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Plot hole: Revelations in this film create a potential plot hole in Episode IV, in which Vader says Princess Leia is his only link to learning the location of the Rebel base. In this film, Vader captures the Profundity (Raddus' command ship), which is transporting the Tantive IV in its cargo hold. Vader then watches the Tantive IV fly away with the Death Star plans, leading into the beginning of A New Hope in which he captures that ship. So, the first question is, were there no survivors of the Profundity Vader could interrogate to learn of the location of the Rebel base (assuming the navicomputer has been scrubbed). Even if the entire crew were killed, in A New Hope we see several crewmembers of the Tantive IV have been captured. This film shows that the Tantive IV was at Yavin prior to the battle (evidenced by R2-D2 and C-3PO in the hangar). That then raises the question of why Vader couldn't have interrogated those other crewmembers to learn the location of Yavin as the Rebel base.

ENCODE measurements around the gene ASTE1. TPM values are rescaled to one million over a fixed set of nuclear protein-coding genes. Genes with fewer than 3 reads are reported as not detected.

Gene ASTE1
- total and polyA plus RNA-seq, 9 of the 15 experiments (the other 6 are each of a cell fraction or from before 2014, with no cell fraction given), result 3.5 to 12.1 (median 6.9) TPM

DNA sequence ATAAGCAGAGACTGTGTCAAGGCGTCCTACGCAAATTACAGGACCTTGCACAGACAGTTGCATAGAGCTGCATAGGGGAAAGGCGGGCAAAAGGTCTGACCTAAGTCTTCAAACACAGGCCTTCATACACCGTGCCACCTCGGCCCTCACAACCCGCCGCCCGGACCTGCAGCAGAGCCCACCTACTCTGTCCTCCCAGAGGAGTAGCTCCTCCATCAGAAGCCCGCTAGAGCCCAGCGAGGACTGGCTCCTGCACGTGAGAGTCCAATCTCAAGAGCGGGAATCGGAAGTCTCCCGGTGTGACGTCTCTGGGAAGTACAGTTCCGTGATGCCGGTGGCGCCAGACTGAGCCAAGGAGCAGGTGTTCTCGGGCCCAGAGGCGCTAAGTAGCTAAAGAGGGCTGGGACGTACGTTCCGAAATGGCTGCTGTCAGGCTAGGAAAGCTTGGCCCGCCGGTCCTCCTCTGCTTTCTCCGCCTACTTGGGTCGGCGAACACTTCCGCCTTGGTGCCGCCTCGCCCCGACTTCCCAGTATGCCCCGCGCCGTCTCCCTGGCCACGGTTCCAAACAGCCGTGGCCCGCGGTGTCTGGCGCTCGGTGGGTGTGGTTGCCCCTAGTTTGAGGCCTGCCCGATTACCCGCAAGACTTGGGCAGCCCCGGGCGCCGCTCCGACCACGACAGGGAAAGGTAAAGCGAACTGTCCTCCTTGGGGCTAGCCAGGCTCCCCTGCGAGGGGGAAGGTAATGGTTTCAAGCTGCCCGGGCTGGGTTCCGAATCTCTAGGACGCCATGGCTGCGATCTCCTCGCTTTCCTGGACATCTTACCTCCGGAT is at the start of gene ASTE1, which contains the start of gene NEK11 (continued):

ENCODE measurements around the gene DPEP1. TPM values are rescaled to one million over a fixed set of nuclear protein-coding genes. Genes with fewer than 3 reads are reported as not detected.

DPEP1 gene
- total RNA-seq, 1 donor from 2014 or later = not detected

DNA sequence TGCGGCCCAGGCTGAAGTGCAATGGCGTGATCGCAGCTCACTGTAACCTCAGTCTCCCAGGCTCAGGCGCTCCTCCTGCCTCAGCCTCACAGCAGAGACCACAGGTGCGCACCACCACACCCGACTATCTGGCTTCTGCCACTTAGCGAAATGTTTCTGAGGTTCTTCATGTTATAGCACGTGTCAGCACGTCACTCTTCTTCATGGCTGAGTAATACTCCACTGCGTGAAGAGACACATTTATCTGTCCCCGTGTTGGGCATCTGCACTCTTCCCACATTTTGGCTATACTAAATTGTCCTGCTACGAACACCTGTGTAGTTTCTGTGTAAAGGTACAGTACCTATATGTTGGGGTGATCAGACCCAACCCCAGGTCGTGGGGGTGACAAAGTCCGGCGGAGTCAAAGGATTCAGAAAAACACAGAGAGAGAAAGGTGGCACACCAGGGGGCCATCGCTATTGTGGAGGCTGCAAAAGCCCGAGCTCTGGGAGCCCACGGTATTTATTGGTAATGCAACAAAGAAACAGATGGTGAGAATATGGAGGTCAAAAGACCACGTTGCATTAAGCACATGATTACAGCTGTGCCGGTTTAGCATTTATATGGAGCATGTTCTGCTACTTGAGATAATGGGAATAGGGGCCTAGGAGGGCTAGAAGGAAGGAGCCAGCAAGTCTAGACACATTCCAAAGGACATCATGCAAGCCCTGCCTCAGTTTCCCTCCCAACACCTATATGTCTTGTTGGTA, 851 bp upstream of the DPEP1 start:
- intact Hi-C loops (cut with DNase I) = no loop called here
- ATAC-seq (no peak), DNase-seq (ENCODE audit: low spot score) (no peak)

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Factual error: The movie seems utterly ignorant of the 25th Amendment. According to the 25th Amendment, the VP and a majority of the cabinet can declare the president incapacitated if he is not in a position to do so himself, such as the coma Trumball was in. This is a textbook example of why that provision of the amendment was implemented. Yet the movie goes straight from the doctors saying Trumball was in a coma to showing the VP being sworn in as acting president (which is a dubious movie/TV trope on its own). Granted, maybe the implementation of the 25th amendment happened offscreen somehow. But later, an advisor says there's no precedent for a president to resume power from an acting VP. The 25th Amendment actually spells this out - the president submits a written declaration to Congress that he is fit to serve. And there is precedent for this, as both Reagan and Bush43 stepped down temporarily for medical procedures and resumed power shortly after.

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16th Nov 2019

Cheers (1982)

Ill-Gotten Gaines - S11-E8